I kinda fell in love with Julie White when she won a Tony last month. In an auditorium full of mellifluous thespians, this Texan gave an endearingly shrill and unapologetic acceptance speech. The video is crap, but you can catch her priceless reaction to hearing her name. "What!" she screams, enraged, and starts marching down the aisle in a fury. After all, she beat Redgrave, Lansbury and Swoosie Kurtz, and wouldn't you be mad? I wish I'd seen her on Broadway in "The Little Dog Laughed," in which she played a Hollywood agent who (I've heard) could -- in a battle of the superbitches -- drive Meryl Streep's Miranda Priestly into the ground.
What a delight, then, to settle into Transformers last week and find White with a plum role: Shia LaBeouf's endearingly shrill and meddlesome mother. It's a part that she (with the able assistance of on-screen husband Kevin Dunn) conjures into a kind of mini-master class on how to act in a blockbuster. A blockbuster gives an actor a silly, wide open canvas. White works herself into Michael Bay's broad strokes and adds flashes of color and flourish, turning the standard Mom-of-the-Hero role into a delightful portrait of a suburban Amazon -- fierce and demanding and cracked-out and incapable of swallowing bullshit but still prim and manicured and focused on family. "It's been a weird day," she tells LaBeouf at one point, "and I've been drinking." The delivery is superb. The rhythm of the movie swallows it up almost immediately, but it's a great moment -- a comic arrow slinged into the movie's proverbial bullseye. The audience in Wellfleet, Mass., erupted with laughter and the hits kept on coming: "You touch that dog and I'll kill you!" she screeches at a police officer as she's kidnapped by the authorities. "Were you masturbating?" she says immediately when she and Dunn walk in LaBeouf's bedroom. When Dunn suggests that the word and the topic are only for fathers and sons, White says curtly, "We could call it 'Sam's Happy Time.'" It's an obvious joke, but the delivery is expert.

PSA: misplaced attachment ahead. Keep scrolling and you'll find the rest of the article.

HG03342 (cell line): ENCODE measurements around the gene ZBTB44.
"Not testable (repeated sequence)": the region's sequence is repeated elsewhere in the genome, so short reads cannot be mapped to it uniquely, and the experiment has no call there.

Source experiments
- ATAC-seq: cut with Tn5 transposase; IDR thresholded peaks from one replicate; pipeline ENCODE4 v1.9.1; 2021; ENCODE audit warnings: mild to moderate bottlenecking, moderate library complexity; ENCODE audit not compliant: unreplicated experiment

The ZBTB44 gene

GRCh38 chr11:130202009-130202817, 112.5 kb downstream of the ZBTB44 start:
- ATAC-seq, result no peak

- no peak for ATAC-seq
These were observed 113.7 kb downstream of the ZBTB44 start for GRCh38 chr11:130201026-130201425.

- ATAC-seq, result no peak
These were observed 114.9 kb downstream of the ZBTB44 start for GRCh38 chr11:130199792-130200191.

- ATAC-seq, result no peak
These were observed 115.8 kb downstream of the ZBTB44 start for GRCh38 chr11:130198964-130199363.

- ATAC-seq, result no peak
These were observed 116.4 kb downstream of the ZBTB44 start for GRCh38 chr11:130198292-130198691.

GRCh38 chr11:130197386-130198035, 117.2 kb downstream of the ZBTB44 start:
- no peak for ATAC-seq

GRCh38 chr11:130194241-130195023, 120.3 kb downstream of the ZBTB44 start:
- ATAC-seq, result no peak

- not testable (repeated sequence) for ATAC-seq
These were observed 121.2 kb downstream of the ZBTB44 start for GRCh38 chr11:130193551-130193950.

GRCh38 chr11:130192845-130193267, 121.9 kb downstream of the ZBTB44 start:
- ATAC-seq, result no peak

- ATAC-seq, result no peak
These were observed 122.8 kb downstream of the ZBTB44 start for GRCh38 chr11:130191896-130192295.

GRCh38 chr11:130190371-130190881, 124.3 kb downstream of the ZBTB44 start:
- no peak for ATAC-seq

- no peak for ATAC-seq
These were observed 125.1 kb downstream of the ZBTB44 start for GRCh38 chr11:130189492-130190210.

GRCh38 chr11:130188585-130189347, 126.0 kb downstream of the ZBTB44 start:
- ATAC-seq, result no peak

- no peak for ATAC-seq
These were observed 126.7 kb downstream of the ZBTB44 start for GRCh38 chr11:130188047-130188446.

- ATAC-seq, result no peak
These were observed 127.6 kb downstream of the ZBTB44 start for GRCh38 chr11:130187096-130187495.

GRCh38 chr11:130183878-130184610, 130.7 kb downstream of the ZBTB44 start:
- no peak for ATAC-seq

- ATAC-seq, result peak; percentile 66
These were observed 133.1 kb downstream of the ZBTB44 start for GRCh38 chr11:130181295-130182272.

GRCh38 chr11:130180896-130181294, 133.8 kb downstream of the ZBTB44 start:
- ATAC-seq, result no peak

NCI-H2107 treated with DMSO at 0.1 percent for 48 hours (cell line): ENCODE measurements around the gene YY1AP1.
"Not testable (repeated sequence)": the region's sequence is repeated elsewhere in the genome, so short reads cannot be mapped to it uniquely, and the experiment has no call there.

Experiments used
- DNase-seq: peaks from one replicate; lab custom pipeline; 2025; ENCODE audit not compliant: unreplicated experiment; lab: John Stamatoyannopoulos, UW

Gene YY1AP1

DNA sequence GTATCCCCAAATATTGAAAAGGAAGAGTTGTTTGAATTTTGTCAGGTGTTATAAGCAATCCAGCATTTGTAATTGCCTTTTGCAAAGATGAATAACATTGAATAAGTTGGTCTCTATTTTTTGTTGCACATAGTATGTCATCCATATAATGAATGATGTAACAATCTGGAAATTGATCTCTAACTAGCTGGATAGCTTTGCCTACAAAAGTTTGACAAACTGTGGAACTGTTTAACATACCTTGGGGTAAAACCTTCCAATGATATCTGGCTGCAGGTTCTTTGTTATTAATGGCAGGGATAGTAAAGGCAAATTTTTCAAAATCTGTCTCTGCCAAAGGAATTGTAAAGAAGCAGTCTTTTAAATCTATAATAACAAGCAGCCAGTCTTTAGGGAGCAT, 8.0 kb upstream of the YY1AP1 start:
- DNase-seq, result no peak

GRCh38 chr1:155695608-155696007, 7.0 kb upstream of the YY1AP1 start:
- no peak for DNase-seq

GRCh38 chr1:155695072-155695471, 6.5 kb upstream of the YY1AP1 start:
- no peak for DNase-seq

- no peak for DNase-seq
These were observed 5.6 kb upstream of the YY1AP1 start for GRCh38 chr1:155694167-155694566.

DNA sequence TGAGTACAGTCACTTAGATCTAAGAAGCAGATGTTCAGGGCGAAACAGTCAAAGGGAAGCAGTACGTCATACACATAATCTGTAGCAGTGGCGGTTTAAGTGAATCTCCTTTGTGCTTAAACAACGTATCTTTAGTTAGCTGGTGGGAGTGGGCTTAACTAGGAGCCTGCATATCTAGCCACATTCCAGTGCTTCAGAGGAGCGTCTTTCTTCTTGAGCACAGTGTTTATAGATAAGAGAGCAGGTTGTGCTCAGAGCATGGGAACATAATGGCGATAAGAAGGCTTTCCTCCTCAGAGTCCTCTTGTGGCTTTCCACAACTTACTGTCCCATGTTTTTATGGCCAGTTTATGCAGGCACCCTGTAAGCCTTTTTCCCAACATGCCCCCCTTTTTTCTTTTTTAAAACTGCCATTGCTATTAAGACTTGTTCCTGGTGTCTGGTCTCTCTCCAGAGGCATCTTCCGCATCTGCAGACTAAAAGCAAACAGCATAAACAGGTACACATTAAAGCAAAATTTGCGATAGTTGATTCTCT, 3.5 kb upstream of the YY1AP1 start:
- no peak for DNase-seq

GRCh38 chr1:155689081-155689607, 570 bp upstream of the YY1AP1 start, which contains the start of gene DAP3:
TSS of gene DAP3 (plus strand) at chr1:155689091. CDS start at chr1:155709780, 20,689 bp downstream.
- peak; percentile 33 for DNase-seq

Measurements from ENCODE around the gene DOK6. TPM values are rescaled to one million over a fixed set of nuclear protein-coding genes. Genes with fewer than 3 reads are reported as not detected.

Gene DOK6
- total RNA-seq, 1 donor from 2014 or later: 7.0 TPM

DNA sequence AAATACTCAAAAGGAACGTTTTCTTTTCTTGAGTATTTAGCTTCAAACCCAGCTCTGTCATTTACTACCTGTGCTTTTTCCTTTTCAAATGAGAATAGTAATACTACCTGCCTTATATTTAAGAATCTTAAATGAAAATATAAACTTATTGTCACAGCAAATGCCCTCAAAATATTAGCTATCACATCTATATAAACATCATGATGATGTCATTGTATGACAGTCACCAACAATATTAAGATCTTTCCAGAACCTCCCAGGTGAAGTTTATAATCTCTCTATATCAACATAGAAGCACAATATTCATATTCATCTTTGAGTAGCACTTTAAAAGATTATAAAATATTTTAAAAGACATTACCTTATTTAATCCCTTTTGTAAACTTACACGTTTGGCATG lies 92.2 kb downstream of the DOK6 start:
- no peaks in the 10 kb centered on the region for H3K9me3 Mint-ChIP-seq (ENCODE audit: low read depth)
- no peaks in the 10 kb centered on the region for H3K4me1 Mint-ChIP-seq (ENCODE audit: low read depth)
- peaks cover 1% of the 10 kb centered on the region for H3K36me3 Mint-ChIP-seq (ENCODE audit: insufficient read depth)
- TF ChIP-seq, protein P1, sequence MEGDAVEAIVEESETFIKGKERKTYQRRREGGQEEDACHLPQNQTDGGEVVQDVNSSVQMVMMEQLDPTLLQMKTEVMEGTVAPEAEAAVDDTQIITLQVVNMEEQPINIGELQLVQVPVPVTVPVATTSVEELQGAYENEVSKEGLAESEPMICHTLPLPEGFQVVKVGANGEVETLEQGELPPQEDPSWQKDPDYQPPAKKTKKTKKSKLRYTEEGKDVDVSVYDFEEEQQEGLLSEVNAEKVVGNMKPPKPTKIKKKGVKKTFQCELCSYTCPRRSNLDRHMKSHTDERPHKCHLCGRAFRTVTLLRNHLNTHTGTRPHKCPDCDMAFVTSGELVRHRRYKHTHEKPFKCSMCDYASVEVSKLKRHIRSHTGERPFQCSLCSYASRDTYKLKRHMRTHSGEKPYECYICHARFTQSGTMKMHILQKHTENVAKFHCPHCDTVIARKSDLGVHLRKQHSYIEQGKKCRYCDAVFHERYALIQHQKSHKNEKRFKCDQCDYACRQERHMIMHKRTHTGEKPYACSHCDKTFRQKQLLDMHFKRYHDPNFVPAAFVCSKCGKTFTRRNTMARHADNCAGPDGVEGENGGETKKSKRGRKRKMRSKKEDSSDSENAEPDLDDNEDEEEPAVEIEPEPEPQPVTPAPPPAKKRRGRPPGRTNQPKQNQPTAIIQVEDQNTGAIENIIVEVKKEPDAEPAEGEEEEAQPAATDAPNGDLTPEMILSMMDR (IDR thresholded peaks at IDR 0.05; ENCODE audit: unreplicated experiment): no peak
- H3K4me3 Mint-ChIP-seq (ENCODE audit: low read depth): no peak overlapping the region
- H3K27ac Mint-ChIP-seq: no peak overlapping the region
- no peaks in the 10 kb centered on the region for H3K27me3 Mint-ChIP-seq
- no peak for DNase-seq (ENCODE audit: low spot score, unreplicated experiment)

In short, White steals the movie from a bunch of giant (mostly boring) robots. She is her own special effect. I want more. And if you stay through the credits, you'll get it. Clearly, the filmmakers had too much good footage of her to include in the actual movie.
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